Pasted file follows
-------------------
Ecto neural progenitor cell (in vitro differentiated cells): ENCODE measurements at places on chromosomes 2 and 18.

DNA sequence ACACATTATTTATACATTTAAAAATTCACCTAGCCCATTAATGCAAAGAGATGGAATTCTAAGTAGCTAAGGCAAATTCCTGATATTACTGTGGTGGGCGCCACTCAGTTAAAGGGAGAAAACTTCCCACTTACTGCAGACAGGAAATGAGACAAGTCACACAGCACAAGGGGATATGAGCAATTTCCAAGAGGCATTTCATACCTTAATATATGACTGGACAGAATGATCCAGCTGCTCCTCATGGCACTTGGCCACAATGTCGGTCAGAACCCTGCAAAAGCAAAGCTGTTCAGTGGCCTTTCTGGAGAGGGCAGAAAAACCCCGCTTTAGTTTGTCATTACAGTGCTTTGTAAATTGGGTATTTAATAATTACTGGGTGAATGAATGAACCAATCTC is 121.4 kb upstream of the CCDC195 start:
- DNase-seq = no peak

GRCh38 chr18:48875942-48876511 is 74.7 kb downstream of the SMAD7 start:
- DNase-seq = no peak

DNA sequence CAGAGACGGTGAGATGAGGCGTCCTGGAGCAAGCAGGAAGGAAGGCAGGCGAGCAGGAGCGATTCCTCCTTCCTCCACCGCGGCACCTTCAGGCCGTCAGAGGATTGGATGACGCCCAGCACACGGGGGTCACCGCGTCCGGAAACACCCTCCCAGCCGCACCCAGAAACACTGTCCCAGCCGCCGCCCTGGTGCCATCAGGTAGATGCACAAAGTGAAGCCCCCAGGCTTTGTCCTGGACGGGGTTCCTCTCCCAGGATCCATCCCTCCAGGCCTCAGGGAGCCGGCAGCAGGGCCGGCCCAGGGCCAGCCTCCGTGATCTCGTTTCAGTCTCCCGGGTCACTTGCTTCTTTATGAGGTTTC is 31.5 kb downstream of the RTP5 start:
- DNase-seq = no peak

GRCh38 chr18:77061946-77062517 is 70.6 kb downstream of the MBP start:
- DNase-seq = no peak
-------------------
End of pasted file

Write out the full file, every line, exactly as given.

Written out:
Ecto neural progenitor cell (in vitro differentiated cells): ENCODE measurements at places on chromosomes 2 and 18.

DNA sequence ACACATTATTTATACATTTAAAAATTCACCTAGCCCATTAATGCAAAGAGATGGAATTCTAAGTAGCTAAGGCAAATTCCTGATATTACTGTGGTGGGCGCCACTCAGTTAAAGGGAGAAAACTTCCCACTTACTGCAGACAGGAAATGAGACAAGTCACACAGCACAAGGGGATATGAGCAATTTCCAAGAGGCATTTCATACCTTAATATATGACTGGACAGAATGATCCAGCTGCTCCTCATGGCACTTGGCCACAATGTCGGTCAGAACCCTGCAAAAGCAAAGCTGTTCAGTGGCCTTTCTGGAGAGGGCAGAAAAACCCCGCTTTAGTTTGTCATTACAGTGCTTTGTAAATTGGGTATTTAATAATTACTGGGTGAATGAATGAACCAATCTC is 121.4 kb upstream of the CCDC195 start:
- DNase-seq = no peak

GRCh38 chr18:48875942-48876511 is 74.7 kb downstream of the SMAD7 start:
- DNase-seq = no peak

DNA sequence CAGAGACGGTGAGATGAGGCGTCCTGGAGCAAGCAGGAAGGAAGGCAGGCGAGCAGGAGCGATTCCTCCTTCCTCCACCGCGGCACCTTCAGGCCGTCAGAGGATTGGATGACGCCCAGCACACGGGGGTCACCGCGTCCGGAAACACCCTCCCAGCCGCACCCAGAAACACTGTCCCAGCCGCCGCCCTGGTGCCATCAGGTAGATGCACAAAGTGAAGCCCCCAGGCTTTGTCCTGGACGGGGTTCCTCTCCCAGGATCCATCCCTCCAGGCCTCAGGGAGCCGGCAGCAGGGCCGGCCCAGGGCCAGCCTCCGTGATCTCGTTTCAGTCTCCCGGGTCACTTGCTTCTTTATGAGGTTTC is 31.5 kb downstream of the RTP5 start:
- DNase-seq = no peak

GRCh38 chr18:77061946-77062517 is 70.6 kb downstream of the MBP start:
- DNase-seq = no peak